The 24-valve DOHC 4.0 L (3,980 cc) version replaced the 3.6 L (3,590 cc) AJ6 in 1989. It featured a longer 102 mm (4.02 in) stroke, and generated 183 kW (249 PS; 245 hp) power at 4,750 rpm and 392 N⋅m (289 lb⋅ft) of torque at 3,650 rpm. The 4.0 L (3,980 cc) engines as used in the 1990–1994 XJ40 cars continued with the crank sensor and empty distributor type of ignition system and the hot-wire Mass Air Flow sensor type of fuel injection control system as the 1988–1989 3.6 L (3,590 cc) XJ40 cars.

TWR modified XJ40s resulting in the XJR. Jaguarsport was also formed as a partnership between TWR and Jaguar. The first XJR, the XJR 3.6 L (3,590 cc), had extensive appearance changes coupled with stiffer suspension, anti-roll bar/links, power steering valve that reduced efficiency by 40% and an LSD but no performance enhancements. Interior-wise it included special stitching, "sport" or "XJR" embossed front headrests, and Jaguarsport speedometer labels and tread-plates.

1990 XJRs had the upgraded 4L engine with the old style body-kits, and appearance changers.

XJR 4.0Ls from 1990 on had all of the XJR 3.6 handling upgrades and benefits from engine enhancements such as high lift cams, improved double plenum inlet manifold, and a compression ratio of 9.75:1. They were sent to TWR in Coventry to be modified directly after being produced.

The exterior changed again for the last generation of the XJ40 XJR (from H-registration year onwards). Bodykit was re-sculptured and the boot spoiler was deleted. Side mouldings were added, with the smaller "XJR" badge embedded in them. Engine had a plaque saying "Jaguarsport XJR 4L" on the rocker cover. XJR badge size was decreased on the boot (had previously ranged from XJR-3.6, XJR-4L, 4-litre and "XJR". The later one ("XJR") is most common and the only badge that could be chosen on the boot infill panel models. A "sport" one on the front within its own unique XJR grill. In this unique grill a "sport" badge was installed. Interior even had XJR specific wood (SPB part number).

Total XJ40 cars built was 208,733 and supposedly 500 JaguarSport cars built, 200 of the round headlight versions and then about 300 with the square headlights like the Sovereigns and Daimler's. 1990+ XJR power output is around 250 bhp (186 kW; 253 PS) / 278 lb⋅ft (377 N⋅m).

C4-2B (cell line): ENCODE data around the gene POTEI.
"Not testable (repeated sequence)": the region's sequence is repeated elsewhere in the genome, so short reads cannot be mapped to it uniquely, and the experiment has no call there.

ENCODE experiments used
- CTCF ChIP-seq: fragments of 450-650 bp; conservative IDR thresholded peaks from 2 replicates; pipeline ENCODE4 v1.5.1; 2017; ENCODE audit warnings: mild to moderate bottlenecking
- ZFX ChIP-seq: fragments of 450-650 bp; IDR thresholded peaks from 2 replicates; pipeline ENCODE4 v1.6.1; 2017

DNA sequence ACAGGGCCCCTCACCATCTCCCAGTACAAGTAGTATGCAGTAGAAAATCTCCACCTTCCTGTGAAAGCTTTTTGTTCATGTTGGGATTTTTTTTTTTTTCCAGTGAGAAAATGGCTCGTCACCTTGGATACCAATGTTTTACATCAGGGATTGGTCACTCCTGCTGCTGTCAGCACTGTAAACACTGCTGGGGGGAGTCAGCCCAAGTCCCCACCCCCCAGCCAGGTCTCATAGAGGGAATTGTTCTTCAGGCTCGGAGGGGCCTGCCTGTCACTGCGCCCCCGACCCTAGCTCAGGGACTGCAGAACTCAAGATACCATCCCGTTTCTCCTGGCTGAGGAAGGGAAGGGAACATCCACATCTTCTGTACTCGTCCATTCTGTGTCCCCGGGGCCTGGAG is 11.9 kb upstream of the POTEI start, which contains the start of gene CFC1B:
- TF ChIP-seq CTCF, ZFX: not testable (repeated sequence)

3.2 (1990–1994)Edit

A 24-valve DOHC 3.2 L (3,239 cc), essentially a shorter-stroke of 83 mm (3.27 in) 4.0 L (3,980 cc), replaced the 12-valve SOHC 2.9 in 1990. It produced 149 kW (203 PS; 200 hp) of power at 5,250 rpm and 298 N⋅m (220 lb⋅ft) of torque at 4,000 rpm, and proved a popular engine in Europe (sales outnumbered 4.0 L (3,980 cc) saloons roughly 4:1) but was not exported to America.

Following the launch of the Aston Martin DB7, the Jaguar AJ6 was used by Aston Martin as well (both companies being owned by Ford at the time). This version featured an Eaton supercharger.

Cars using the 4.0 and 3.2 included:


Both the 3.2 and 4.0 were substantially revised for the 1995 launch of the renewed Jaguar XJ (X300) saloon. These are the "AJ16" engines, both featuring coil-on-plug distributorless ignition, new engine management systems, magnesium alloy valve covers, revised pistons and other detail changes. The AJ16 was discontinued with the launch of the AJ-V8 (XK8 and XJ8 in 1996/7).

4.0 / 3.2 (1994–1997)Edit

For the launch of the new X300 saloon for 1995, substantial revisions were made to the 4.0 L (3,980 cc) and 3.2 L (3,239 cc) AJ6 engines. The new design was called the AJ16 to reflect the major differences between it and the original AJ6.

Cars using the 4.0 and 3.2 included:


A supercharged version of the 4.0 L (3,980 cc) AJ16 was released in 1994 in the Jaguar XJR which used an Eaton M90 blower to boost output to 240 kW (326 PS; 322 hp) and 512 N⋅m (378 lb⋅ft)

See alsoEdit